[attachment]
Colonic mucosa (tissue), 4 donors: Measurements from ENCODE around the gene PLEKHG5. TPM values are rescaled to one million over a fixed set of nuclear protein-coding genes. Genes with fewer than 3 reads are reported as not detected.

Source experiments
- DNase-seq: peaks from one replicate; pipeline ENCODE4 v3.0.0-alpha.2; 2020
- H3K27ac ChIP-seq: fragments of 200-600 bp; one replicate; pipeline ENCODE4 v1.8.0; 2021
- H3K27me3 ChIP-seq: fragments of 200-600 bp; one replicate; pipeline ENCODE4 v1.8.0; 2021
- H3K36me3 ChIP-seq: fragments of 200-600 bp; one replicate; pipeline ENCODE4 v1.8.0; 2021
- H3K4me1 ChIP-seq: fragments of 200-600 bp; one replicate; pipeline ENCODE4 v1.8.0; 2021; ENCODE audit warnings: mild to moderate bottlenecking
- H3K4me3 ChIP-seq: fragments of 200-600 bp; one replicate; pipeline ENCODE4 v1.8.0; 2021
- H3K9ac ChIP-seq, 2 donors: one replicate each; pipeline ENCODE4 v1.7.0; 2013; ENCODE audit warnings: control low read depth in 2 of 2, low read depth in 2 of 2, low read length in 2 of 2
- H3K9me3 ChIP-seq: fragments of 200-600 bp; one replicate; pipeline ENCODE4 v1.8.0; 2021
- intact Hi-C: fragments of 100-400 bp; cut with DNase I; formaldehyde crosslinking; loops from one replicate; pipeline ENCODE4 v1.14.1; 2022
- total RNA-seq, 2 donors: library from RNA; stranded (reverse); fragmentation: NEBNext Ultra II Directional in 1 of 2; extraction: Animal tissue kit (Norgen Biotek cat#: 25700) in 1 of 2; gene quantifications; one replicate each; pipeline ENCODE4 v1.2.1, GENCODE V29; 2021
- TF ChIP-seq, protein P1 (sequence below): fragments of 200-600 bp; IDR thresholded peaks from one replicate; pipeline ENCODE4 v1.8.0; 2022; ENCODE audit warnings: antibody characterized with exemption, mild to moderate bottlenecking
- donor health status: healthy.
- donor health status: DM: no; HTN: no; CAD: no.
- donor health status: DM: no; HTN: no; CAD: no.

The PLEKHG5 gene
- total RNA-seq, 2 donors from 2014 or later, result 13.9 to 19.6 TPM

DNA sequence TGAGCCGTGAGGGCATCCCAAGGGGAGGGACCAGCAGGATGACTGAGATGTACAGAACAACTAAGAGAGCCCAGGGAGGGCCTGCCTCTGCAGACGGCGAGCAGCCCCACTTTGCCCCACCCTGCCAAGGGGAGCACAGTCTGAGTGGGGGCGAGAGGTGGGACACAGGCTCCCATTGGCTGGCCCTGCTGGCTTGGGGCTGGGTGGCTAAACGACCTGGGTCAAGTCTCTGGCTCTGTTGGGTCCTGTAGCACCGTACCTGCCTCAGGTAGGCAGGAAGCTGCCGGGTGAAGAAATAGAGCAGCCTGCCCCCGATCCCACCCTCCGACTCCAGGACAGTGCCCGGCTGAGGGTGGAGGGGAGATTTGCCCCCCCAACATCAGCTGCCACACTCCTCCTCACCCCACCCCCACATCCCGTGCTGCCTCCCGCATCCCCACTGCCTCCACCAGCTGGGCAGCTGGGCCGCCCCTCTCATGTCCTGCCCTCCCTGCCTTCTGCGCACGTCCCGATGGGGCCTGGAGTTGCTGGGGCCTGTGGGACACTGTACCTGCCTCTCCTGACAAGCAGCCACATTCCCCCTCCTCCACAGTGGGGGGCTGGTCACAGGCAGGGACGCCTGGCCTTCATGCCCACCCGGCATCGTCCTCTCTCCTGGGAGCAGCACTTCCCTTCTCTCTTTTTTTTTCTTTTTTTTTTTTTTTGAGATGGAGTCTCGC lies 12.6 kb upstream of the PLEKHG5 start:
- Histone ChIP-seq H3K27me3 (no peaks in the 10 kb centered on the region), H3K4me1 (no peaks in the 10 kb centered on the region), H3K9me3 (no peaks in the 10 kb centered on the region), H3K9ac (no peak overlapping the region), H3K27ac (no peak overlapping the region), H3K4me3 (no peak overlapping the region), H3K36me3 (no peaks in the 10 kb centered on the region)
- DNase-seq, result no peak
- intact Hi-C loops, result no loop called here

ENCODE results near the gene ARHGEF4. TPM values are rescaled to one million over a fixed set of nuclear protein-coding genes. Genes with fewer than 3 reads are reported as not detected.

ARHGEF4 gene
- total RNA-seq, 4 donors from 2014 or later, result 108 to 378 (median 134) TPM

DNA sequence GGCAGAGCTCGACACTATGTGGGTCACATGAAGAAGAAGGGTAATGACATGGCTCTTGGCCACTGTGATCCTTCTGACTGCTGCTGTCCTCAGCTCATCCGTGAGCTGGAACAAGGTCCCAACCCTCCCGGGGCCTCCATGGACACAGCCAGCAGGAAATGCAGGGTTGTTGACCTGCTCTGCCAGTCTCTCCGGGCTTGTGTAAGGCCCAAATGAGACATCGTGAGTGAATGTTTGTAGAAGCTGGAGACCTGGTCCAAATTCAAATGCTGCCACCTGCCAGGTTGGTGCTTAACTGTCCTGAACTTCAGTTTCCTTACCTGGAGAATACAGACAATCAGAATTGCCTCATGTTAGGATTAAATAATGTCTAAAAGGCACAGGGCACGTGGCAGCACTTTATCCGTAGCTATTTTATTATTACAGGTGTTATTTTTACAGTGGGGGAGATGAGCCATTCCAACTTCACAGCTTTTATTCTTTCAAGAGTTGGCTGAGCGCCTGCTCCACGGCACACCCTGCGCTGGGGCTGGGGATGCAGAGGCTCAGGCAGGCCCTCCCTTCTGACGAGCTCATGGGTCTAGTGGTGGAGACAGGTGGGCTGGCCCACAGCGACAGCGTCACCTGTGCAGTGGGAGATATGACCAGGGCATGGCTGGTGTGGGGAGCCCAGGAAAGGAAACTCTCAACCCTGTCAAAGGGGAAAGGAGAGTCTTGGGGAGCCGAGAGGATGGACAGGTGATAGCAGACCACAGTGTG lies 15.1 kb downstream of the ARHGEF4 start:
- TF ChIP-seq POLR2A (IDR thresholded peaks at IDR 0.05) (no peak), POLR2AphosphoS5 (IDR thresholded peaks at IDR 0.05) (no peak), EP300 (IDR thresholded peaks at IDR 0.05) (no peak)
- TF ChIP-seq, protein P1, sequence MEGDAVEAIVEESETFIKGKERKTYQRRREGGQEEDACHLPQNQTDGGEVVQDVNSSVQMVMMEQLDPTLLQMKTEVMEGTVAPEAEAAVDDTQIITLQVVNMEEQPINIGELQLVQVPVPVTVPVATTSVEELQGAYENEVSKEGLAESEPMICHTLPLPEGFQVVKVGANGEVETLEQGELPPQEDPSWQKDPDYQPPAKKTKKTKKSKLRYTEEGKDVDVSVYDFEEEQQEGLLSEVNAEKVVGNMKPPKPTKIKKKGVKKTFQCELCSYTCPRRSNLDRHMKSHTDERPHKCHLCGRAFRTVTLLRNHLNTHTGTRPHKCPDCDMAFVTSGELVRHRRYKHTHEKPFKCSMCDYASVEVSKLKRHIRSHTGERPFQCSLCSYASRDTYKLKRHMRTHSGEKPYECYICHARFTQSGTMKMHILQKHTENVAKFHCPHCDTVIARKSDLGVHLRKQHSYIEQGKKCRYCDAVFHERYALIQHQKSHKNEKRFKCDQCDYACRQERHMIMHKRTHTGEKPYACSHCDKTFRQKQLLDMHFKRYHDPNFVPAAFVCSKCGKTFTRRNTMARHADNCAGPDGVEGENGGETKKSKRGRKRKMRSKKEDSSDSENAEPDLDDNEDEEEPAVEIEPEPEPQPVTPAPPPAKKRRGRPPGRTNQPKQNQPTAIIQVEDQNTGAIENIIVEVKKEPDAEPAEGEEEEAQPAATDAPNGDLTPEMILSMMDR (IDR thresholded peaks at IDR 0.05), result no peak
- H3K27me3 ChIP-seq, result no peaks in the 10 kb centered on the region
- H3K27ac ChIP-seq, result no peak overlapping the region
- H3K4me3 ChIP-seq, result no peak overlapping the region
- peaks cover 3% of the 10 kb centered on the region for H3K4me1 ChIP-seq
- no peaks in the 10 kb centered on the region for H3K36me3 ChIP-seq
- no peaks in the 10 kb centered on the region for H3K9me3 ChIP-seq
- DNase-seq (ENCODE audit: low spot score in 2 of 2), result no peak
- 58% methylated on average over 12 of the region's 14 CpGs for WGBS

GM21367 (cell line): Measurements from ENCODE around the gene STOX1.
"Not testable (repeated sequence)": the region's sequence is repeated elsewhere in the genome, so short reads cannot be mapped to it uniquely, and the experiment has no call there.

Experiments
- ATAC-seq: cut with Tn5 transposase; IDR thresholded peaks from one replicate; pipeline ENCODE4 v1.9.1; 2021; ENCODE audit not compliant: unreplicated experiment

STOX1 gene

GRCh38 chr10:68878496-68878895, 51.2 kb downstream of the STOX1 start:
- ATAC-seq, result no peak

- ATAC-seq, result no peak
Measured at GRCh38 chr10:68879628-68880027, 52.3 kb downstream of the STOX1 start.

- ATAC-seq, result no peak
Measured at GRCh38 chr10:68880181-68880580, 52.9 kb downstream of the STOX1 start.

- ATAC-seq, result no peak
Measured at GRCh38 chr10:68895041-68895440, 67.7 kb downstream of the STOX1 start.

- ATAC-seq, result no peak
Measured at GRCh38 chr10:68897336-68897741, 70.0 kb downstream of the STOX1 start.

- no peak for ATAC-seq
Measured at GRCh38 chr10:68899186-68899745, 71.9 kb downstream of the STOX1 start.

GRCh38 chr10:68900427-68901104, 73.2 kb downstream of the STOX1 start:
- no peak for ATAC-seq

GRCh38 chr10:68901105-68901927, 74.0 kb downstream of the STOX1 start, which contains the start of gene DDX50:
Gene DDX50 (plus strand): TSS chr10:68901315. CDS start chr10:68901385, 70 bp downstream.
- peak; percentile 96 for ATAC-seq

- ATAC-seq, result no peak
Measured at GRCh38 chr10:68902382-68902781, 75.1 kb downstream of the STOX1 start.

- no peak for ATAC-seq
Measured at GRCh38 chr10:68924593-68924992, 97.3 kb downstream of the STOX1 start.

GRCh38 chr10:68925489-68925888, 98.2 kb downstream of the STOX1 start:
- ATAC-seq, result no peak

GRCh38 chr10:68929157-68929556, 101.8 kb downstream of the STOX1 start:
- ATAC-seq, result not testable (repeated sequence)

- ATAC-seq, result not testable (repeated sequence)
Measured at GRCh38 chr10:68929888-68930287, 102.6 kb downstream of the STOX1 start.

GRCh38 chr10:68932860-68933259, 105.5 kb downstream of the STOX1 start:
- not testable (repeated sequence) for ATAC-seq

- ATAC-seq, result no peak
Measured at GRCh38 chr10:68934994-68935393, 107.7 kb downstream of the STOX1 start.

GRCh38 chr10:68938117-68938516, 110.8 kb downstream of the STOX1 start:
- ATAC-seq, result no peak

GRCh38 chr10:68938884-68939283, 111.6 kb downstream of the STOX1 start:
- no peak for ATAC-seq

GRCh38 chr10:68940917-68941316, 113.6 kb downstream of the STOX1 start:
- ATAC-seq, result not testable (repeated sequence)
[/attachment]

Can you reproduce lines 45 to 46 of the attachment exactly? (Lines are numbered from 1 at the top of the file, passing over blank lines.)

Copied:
Measured at GRCh38 chr10:68879628-68880027, 52.3 kb downstream of the STOX1 start.

- ATAC-seq, result no peak